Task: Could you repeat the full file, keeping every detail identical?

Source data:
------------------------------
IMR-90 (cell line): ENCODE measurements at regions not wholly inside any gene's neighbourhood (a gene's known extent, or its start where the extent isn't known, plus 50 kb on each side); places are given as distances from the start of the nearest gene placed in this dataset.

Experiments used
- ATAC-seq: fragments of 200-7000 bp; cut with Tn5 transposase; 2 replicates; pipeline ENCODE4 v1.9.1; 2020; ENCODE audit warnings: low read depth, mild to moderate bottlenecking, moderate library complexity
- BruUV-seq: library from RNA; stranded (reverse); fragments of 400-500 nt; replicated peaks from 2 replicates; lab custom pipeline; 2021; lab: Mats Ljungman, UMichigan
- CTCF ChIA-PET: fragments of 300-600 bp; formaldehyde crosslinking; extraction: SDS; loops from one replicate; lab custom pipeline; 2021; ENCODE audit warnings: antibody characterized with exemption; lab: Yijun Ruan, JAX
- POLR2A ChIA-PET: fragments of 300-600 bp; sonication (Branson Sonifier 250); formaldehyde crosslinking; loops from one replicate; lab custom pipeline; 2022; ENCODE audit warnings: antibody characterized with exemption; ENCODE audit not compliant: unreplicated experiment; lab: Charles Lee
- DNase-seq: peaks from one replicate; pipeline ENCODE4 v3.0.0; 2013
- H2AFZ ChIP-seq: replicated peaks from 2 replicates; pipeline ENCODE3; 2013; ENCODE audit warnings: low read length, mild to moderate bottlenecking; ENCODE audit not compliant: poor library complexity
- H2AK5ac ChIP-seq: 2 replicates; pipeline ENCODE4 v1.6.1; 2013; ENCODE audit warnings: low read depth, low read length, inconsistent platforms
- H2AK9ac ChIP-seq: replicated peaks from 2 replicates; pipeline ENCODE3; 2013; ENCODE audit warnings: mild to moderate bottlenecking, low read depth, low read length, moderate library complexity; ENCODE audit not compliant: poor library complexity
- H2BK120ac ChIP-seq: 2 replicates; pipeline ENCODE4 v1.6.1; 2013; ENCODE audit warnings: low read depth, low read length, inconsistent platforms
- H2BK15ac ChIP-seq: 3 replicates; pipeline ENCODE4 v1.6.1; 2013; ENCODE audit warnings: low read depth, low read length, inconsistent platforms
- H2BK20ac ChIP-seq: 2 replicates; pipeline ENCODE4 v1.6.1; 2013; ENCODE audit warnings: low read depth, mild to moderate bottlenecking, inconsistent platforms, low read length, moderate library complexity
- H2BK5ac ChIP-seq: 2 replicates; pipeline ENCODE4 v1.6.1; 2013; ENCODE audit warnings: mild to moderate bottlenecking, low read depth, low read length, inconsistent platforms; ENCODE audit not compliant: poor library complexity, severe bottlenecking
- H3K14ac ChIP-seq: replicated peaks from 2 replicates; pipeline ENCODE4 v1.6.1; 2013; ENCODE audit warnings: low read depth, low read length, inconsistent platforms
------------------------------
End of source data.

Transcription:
IMR-90 (cell line): ENCODE measurements at regions not wholly inside any gene's neighbourhood (a gene's known extent, or its start where the extent isn't known, plus 50 kb on each side); places are given as distances from the start of the nearest gene placed in this dataset.

Experiments used
- ATAC-seq: fragments of 200-7000 bp; cut with Tn5 transposase; 2 replicates; pipeline ENCODE4 v1.9.1; 2020; ENCODE audit warnings: low read depth, mild to moderate bottlenecking, moderate library complexity
- BruUV-seq: library from RNA; stranded (reverse); fragments of 400-500 nt; replicated peaks from 2 replicates; lab custom pipeline; 2021; lab: Mats Ljungman, UMichigan
- CTCF ChIA-PET: fragments of 300-600 bp; formaldehyde crosslinking; extraction: SDS; loops from one replicate; lab custom pipeline; 2021; ENCODE audit warnings: antibody characterized with exemption; lab: Yijun Ruan, JAX
- POLR2A ChIA-PET: fragments of 300-600 bp; sonication (Branson Sonifier 250); formaldehyde crosslinking; loops from one replicate; lab custom pipeline; 2022; ENCODE audit warnings: antibody characterized with exemption; ENCODE audit not compliant: unreplicated experiment; lab: Charles Lee
- DNase-seq: peaks from one replicate; pipeline ENCODE4 v3.0.0; 2013
- H2AFZ ChIP-seq: replicated peaks from 2 replicates; pipeline ENCODE3; 2013; ENCODE audit warnings: low read length, mild to moderate bottlenecking; ENCODE audit not compliant: poor library complexity
- H2AK5ac ChIP-seq: 2 replicates; pipeline ENCODE4 v1.6.1; 2013; ENCODE audit warnings: low read depth, low read length, inconsistent platforms
- H2AK9ac ChIP-seq: replicated peaks from 2 replicates; pipeline ENCODE3; 2013; ENCODE audit warnings: mild to moderate bottlenecking, low read depth, low read length, moderate library complexity; ENCODE audit not compliant: poor library complexity
- H2BK120ac ChIP-seq: 2 replicates; pipeline ENCODE4 v1.6.1; 2013; ENCODE audit warnings: low read depth, low read length, inconsistent platforms
- H2BK15ac ChIP-seq: 3 replicates; pipeline ENCODE4 v1.6.1; 2013; ENCODE audit warnings: low read depth, low read length, inconsistent platforms
- H2BK20ac ChIP-seq: 2 replicates; pipeline ENCODE4 v1.6.1; 2013; ENCODE audit warnings: low read depth, mild to moderate bottlenecking, inconsistent platforms, low read length, moderate library complexity
- H2BK5ac ChIP-seq: 2 replicates; pipeline ENCODE4 v1.6.1; 2013; ENCODE audit warnings: mild to moderate bottlenecking, low read depth, low read length, inconsistent platforms; ENCODE audit not compliant: poor library complexity, severe bottlenecking
- H3K14ac ChIP-seq: replicated peaks from 2 replicates; pipeline ENCODE4 v1.6.1; 2013; ENCODE audit warnings: low read depth, low read length, inconsistent platforms